It turns out that not only did I enjoy it, but I was actually pretty good at running. I pushed myself hard and made a commitment in early January 2012 to run a marathon and qualify for Boston. Later that October in 2012, I did it. I qualified for the Boston Marathon. For someone that could barely run one hundred yards without being completely gassed, it was an amazing turn of events for me. I continue to run six days a week and I never have an issue getting out of bed at 3:30 a.m to get the day started. I love it.
How long did it take? It took me about 16 months to lose all the weight.
What was the hardest part? The hardest challenge for me was getting up early in the morning and making that a routine. If I got up at 4:00 a.m, that would be a time that no one would interfere with. It would be my time. Getting adapted to that schedule was the hardest part.
Most fun part of your weight loss? The most enjoyable thing, by far, was doing things that I once thought were impossible. There is nothing quite like sticking up the middle finger at your old self and saying “look what I just did!”
Most rewarding experience? The obvious most rewarding experience for me is the fact that my girls have never really known the “fat” Eddie version. They still cannot believe it is me when they see pictures. Another highly rewarding experience was crossing the finish line of the 2014 Boston Marathon. I didn’t have nearly the race I had hoped, but the feeling of knowing I earned my way to that great race and I will be forever known as a Boston Marathon Finisher is something no one can ever take away from me.
Who/what inspires you when you feel like quitting? I never feel like quitting. I’m always running away from the old person I used to be, so I never think for one second about quitting. “Fat Eddie “still scares me and drives me.
How has this weight loss changed you life? It has changed how I feel about things. It has made me determined to be a good role model for my daughters and hope to help them live an active lifestyle. From a professional point of view, I believe people look at me differently and sadly … with more respect because I am not over weight. I could not imagine a day in which I don’t want to be outside doing something. The only thing that keeps me from going outside is ice and lightning. I love running in extremes and I think others see that and it helps them to get out as well.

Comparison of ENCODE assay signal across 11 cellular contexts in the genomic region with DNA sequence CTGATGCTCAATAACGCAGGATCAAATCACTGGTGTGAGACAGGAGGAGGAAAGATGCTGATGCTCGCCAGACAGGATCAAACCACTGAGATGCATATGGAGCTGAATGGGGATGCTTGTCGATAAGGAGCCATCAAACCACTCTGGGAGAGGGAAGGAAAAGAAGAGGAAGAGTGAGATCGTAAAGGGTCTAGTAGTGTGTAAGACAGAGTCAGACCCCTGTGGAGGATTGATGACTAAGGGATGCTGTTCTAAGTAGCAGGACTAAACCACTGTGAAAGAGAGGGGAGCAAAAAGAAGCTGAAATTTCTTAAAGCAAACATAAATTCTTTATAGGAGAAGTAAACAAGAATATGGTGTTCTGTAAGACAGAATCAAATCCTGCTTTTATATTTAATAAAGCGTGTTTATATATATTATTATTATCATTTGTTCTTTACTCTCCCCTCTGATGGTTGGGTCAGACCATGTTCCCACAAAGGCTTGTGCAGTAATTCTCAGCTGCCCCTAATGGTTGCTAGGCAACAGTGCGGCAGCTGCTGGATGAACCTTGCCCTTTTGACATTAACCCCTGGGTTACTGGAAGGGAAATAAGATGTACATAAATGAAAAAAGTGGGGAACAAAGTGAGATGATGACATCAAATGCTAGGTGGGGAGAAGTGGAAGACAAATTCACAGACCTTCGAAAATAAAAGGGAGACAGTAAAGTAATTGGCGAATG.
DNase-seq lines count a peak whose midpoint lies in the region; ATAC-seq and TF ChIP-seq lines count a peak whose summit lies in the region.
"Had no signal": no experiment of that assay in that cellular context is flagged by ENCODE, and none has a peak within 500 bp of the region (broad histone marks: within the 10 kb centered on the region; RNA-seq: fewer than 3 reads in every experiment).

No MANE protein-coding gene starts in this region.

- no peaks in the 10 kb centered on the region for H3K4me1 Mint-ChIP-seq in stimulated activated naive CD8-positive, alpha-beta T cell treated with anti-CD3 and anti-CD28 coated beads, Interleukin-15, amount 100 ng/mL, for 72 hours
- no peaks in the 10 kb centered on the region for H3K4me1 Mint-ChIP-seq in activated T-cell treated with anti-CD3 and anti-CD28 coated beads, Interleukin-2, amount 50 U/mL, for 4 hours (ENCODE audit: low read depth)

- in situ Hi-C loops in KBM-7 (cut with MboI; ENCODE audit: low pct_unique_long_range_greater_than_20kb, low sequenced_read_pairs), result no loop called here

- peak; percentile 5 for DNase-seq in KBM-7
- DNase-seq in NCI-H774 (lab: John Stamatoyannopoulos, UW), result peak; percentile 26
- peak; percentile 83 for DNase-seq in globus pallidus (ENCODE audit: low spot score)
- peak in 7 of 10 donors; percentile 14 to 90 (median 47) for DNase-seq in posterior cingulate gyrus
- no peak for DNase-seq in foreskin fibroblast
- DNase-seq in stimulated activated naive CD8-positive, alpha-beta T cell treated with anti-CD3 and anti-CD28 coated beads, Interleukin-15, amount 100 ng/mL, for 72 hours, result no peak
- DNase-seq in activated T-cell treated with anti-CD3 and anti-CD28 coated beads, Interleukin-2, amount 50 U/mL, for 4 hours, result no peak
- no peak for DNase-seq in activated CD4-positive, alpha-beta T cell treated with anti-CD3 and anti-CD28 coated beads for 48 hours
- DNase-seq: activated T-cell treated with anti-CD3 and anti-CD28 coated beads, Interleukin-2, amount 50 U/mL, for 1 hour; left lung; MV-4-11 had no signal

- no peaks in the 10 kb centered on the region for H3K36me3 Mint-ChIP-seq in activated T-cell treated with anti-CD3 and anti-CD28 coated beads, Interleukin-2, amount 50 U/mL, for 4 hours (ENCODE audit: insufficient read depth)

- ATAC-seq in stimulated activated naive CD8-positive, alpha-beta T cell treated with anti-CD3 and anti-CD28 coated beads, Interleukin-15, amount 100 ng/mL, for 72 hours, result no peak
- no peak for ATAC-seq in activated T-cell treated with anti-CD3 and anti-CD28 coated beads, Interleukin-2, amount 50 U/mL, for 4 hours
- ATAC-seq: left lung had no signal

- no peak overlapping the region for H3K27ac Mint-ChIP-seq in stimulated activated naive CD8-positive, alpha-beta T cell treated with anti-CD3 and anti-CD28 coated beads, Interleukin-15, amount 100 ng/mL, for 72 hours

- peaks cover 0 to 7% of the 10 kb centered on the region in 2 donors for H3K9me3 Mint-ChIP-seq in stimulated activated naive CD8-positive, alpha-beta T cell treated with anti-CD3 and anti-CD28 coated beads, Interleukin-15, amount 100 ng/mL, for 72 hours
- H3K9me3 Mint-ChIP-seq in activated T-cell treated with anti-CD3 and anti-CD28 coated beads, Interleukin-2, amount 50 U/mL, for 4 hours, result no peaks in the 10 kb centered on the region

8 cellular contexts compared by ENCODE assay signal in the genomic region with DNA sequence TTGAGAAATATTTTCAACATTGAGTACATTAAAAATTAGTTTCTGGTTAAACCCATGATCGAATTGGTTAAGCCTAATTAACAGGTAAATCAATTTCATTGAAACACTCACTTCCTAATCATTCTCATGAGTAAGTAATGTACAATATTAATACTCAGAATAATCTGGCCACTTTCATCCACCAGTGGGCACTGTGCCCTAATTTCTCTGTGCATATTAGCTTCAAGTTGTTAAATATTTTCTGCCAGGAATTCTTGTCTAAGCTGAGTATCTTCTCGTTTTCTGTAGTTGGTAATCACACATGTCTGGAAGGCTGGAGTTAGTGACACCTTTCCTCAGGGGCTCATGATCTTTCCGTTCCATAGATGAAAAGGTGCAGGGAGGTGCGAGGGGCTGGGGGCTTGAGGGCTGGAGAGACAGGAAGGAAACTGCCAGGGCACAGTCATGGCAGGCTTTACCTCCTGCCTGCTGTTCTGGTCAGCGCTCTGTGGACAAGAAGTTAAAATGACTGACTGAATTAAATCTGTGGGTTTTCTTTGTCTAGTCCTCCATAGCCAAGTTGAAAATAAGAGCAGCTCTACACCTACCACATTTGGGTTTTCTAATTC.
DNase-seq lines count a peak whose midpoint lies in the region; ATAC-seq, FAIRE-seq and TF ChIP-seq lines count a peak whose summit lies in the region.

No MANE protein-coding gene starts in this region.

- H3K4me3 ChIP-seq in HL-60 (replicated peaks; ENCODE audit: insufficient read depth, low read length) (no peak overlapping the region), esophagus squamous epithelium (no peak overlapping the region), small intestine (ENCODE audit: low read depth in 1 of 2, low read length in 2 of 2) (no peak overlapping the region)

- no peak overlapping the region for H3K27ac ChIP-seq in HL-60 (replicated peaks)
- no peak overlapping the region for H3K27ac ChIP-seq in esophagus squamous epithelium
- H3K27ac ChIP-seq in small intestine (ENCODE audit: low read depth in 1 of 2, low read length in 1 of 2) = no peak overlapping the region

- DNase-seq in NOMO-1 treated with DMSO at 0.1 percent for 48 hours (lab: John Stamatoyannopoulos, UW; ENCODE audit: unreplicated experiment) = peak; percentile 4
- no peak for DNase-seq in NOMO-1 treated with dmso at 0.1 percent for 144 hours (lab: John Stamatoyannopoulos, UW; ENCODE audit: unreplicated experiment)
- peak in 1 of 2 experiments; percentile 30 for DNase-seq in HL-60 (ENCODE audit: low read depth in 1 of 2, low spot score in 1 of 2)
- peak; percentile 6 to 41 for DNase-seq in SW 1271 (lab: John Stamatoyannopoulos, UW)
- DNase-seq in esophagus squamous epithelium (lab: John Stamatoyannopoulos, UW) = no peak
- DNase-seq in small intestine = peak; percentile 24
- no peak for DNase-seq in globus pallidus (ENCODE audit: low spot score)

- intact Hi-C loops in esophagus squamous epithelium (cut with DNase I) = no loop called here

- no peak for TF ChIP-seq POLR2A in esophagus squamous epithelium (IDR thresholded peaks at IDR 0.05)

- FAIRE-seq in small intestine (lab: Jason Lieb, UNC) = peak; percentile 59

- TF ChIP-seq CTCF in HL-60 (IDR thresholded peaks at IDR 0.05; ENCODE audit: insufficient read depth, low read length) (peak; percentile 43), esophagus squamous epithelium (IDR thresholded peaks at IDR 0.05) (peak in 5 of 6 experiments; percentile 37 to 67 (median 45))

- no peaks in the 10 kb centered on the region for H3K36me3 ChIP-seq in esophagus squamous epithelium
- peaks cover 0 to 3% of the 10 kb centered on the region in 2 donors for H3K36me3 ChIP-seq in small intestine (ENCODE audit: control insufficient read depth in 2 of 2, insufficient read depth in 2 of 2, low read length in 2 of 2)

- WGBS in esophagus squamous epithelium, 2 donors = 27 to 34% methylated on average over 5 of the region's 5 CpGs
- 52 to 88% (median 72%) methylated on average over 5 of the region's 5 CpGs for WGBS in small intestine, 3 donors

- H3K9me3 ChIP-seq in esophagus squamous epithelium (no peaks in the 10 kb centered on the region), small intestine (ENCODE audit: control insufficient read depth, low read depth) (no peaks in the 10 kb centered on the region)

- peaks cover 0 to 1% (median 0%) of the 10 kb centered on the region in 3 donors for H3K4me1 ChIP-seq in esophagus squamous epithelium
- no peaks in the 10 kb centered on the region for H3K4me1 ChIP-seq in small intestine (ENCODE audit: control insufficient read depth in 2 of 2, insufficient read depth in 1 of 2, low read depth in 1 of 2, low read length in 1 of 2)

Have any advice for others who’d like to lose weight? Don’t diet. It doesn’t work. It will never work. The only thing that works is making a lifestyle change. Embrace it. Bust your butt and reap the rewards. I’m living proof that you can do the impossible.
Your must-have fitness equipment: My running shoes.
Favorite training song: Depends on when, but right now probably Fall Out Boy “Uma Thurman”. I go with the times.
Favorite healthy food: Hmm…I still stink at this as I struggle to eat vegetables. Don’t follow my lead on eating healthy. I would have to say grilled chicken!
Favorite not-so-healthy food: Pizza without a doubt.
Funniest /weirdest/most awkward experience during your weight loss journey: When I show up to the start line of 5k & 10k races, I always get someone coming up to me after a race and tell me that they just knew they were going to beat me … but then I would run away from them. For a faster runner, I’m big compared to others that run this same speed. It’s always fun to have someone judge me at a start line and come up shocked at the end.
Future goals: I’ve done Boston and I would honestly like to go back, but the next big challenge for me is taking on the Ironman. I have a goal to do the 2016 Chattanooga Ironman. I have recently bought a bike and I’m about to start hitting the pool. It will be a huge test but one I will embrace.
Eddie, Not only have you accomplished so much yourself, we know how much you positively influence others. Your leadership in running groups via social media is doing so much to help so many people follow in your slim and speedy footsteps. Kudos! Fitz and the entire team at Fitzness.com